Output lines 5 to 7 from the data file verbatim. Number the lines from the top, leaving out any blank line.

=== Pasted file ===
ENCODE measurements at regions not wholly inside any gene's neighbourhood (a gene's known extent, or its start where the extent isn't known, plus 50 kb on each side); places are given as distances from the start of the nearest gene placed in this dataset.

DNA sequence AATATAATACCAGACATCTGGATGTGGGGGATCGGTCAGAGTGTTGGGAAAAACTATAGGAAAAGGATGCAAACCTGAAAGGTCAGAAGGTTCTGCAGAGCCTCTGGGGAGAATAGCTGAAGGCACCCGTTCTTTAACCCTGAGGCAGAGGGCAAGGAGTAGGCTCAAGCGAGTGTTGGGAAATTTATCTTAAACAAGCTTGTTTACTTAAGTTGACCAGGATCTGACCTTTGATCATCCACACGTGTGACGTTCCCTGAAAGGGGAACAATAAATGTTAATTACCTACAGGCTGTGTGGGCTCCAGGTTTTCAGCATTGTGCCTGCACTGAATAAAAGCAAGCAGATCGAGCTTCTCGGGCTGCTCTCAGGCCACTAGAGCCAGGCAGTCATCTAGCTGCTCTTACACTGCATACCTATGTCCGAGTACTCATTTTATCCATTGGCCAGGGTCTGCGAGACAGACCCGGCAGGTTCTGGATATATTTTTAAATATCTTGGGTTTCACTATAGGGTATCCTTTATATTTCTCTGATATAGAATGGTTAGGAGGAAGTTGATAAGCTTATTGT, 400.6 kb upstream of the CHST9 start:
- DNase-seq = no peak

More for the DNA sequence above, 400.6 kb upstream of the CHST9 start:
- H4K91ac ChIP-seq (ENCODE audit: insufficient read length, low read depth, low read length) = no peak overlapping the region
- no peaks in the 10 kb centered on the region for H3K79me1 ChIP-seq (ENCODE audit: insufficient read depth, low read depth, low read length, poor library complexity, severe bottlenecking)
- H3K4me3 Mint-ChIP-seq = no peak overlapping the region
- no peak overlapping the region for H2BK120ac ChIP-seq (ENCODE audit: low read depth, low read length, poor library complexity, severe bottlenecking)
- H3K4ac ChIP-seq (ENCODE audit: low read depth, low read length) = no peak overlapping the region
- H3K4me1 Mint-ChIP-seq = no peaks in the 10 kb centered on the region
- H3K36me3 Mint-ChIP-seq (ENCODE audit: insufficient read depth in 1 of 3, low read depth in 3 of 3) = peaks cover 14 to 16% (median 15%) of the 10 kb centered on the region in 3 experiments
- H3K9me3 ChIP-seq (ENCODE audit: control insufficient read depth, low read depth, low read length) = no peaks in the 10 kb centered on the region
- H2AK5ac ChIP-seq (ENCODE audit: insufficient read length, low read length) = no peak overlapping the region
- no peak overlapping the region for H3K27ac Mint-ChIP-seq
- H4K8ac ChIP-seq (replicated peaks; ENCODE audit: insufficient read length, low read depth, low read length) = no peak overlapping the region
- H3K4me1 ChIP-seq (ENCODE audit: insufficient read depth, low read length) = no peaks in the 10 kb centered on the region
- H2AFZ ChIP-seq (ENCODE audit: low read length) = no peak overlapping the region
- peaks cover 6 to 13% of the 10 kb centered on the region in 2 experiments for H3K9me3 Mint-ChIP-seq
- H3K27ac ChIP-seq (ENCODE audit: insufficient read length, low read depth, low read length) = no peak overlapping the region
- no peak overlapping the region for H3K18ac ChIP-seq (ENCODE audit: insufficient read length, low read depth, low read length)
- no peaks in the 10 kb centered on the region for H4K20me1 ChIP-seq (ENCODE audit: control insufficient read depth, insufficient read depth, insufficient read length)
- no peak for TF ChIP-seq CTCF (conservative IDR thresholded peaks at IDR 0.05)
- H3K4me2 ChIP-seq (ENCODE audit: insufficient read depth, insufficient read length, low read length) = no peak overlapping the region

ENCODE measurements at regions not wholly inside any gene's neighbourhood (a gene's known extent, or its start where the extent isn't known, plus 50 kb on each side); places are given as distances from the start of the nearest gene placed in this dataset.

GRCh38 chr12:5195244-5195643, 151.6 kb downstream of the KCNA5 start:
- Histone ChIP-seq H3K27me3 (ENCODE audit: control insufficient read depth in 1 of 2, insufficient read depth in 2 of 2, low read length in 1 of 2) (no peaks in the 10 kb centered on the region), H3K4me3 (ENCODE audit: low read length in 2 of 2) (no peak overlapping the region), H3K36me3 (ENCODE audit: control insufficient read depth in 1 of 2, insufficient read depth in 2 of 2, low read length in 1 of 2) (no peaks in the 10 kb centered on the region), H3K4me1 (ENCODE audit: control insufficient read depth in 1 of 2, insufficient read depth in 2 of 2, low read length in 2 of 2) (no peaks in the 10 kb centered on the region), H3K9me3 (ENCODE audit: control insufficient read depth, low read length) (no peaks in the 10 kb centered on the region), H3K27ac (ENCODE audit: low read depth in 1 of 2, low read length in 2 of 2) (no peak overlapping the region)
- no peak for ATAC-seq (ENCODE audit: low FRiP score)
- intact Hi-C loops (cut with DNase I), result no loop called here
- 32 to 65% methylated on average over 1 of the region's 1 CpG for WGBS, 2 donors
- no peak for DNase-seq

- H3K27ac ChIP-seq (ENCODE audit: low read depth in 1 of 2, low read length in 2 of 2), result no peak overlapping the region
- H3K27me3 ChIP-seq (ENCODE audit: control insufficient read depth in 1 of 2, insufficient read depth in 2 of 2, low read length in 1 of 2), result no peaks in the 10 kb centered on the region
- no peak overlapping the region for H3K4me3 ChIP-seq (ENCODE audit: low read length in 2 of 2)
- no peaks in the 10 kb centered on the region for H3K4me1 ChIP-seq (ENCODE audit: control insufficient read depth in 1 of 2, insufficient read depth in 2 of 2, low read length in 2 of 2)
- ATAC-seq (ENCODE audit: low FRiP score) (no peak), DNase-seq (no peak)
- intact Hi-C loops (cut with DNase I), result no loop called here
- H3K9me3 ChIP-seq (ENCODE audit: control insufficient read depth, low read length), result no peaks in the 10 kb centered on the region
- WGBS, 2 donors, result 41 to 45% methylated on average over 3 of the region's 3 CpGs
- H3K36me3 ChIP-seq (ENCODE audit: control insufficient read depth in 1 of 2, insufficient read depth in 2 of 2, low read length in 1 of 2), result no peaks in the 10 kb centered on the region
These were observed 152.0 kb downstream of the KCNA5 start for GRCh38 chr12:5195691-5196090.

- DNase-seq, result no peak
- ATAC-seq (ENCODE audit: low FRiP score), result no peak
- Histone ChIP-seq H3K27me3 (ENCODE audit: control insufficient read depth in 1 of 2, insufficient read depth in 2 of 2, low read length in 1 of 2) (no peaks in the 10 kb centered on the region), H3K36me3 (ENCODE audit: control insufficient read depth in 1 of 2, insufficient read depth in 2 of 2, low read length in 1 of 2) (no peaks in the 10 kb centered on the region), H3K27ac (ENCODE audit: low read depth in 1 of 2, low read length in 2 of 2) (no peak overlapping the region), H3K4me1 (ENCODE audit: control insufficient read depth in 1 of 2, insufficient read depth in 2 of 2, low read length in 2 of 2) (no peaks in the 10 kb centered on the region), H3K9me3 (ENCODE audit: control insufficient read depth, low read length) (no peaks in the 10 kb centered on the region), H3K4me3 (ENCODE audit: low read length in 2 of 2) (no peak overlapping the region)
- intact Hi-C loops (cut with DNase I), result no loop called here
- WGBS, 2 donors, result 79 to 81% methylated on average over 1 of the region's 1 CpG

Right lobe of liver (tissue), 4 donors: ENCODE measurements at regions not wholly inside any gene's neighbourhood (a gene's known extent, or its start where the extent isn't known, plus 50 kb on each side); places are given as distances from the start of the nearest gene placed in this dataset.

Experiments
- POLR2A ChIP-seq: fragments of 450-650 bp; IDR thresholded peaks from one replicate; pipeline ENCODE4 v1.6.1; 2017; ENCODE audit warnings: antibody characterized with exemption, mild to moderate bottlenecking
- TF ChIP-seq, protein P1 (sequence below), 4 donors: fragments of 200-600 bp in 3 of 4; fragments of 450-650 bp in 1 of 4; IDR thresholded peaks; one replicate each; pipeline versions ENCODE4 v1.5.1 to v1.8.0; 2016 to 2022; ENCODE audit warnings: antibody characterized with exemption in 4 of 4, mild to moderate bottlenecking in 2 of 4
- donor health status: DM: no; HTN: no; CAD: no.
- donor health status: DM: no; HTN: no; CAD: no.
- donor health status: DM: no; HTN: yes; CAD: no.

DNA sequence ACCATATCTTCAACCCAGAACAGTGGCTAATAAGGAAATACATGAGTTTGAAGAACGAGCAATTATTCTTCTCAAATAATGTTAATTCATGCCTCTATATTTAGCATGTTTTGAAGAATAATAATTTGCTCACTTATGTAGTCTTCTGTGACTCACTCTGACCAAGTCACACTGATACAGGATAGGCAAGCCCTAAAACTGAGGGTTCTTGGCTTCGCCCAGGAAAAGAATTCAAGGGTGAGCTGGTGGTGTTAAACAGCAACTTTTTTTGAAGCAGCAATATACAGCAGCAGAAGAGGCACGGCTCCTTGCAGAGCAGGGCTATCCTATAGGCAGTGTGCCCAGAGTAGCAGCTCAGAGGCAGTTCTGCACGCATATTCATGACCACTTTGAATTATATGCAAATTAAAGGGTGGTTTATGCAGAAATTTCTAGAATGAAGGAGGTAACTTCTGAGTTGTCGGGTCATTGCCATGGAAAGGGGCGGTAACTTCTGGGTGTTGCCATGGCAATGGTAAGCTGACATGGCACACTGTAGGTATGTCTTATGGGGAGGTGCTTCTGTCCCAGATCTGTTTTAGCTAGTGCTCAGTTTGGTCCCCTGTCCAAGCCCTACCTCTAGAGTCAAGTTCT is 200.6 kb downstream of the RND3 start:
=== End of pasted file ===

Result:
- H4K91ac ChIP-seq (ENCODE audit: insufficient read length, low read depth, low read length) = no peak overlapping the region
- no peaks in the 10 kb centered on the region for H3K79me1 ChIP-seq (ENCODE audit: insufficient read depth, low read depth, low read length, poor library complexity, severe bottlenecking)
- H3K4me3 Mint-ChIP-seq = no peak overlapping the region